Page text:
A penguin couple attempting to stage a “chick-napping” after losing their own baby. Another penguin flipping its tail under to keep its egg from freezing. A hungry predator that thought it had picked up dinner instead inadvertently became the first bird to capture an aerial-view shot.

These are just some of the incredibly rare penguin moments caught on cameras filmmakers hid inside life-sized animatronic penguins and then placed among colonies of the real marine birds. There are 17 species of penguin worldwide and these robots look and move like the real thing.

“They have cameras in their eyes and they can get really close to the animals, the penguins, and they can get these kinds of shots that are really in the penguins works and also capture extraordinary behavior,” producer-director John Downer said.



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                                  (Photo Credit: Discovery/BBC/John Downer)

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                                (Photo Credit: Discovery/BBC/John Downer)

Downer, with producer Phillip Dalton, used the spy-cam embeds to capture unprecedented footage for their new documentary, “Penguins: Waddle All the Way,” which premieres on the Discovery Channel Saturday 9 p.m. ET.

“The cameras actually caught the moment the egg came round and you saw the tail flip round protecting the egg, saved it from the ice,” Downer said. “You know it was a moment that you wouldn’t have seen any other way.”

Downer and his team deployed 50 of these cameras, which were also placed inside fake penguin eggs rocks and ice formations.

The cameras caught emperor penguins as they took the treacherous 60-mile journey to their breeding grounds, rockhoppers as they bobbed and weaved their way through snapping sea lions, and Humboldts as they tried to evade vampire bats. They even captured moments of jealousy.

“The rockhoppers up in the colony, they were waiting for their females to return and most of them had, except for one individual that was quite lonely, and so he turned his eye on our robot and they very quickly bonded,” Dalton said. “But he was caught in the act, the female did return and she wasn’t very happy.”

Indeed, Dalton said, the angry female knocked the animatronic penguin to the ground.

Through these spy cams, the birds were seen slipping, sliding, and stumbling their way through a course of seemingly endless challenges on their annual pilgrimage to the harshest of destinations, all in hopes of creating new life.

“They reflect a lot of our lives,” Dalton said. “They would survive all the knocks in life, get back up, and just keep going.”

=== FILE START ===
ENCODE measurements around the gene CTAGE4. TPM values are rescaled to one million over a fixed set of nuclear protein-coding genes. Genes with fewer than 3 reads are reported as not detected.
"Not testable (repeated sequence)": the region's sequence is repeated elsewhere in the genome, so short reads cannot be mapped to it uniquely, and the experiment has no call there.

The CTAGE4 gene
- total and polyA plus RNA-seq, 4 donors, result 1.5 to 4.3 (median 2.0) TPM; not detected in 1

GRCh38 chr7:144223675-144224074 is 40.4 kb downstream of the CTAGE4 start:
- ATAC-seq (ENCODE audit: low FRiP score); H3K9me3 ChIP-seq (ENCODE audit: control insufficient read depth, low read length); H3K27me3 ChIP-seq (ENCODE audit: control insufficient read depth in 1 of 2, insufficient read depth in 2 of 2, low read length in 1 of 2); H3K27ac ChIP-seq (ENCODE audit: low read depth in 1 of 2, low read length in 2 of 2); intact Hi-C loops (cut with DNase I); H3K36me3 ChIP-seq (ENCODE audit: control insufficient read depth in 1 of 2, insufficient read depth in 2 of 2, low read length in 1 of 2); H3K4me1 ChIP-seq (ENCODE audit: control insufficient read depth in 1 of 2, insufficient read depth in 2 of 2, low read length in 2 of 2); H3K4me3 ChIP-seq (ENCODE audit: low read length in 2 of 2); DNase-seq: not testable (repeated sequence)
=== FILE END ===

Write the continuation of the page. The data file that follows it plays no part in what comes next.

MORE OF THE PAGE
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Monster Oarfish, 18 Feet Long, Called ‘Discovery of a Lifetime’ Wed, 16 Oct 2013 00:01:57 +0000 Lauren Effron

What began as a marine science instructor’s leisurely snorkeling trip off the Southern California coast turned into the discovery of a monstrous legendary sea creature.

Jasmine Santana, a 26-year-old instructor for the Catalina Island Marine Institute, was snorkeling in Toyon Bay on Sunday afternoon when she saw a half-dollar sized eye staring at her from the sandy bottom. That eye belonged to an 18-foot-long oarfish, a find so rare, the institute hailed it as a “discovery of a lifetime” in a news release.

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Crew members from the Catalina Island Marine Institute's Sailing School Vessel Tole Mour holds the 18-foot-long oarfish discovered in Toyon Bay on Sunday, Oct. 13, 2013. Credit: Courtesy Catalina Island Marine Institute

Oarfish are the stuff of myth and legend, likely the stars of sea serpent tall tales throughout history. The longest of the bony fish species, they are rarely seen dead or alive.

Santana, who didn’t have a camera with her at the time, decided to bring the massive fish, which was newly dead with the body almost fully intact, ashore.

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Credit: Courtesy Catalina Island Marine Institute

“She said, ‘I was thinking to myself, there’s no way anyone is going to believe me,” said Mark Waddington, the senior captain of the institute’s sailing school training ship, Tole Mour.

Waddington, one of many instructors who take middle school-age students out on the institute’s Guided Discoveries tours, told that he and a group of instructors were unloading gear from the Tole Mour, when they spotted Santana about 150 feet away, trying to bring in the fish.

“I remember looking over and seeing her wrestling with it,” he said. “When I saw the long tail, I thought, ‘Oh that’s got to be an oarfish.’”

Waddington said he and about 15 to 20 other people from boat rushed over to help Santana, who pulled the monster in 90 feet, before the waves helped push it onto the sand.

When he saw the size of the oarfish for the first time, Waddington said, “I was beside myself, I’m sure I said ‘awesome’ a lot.”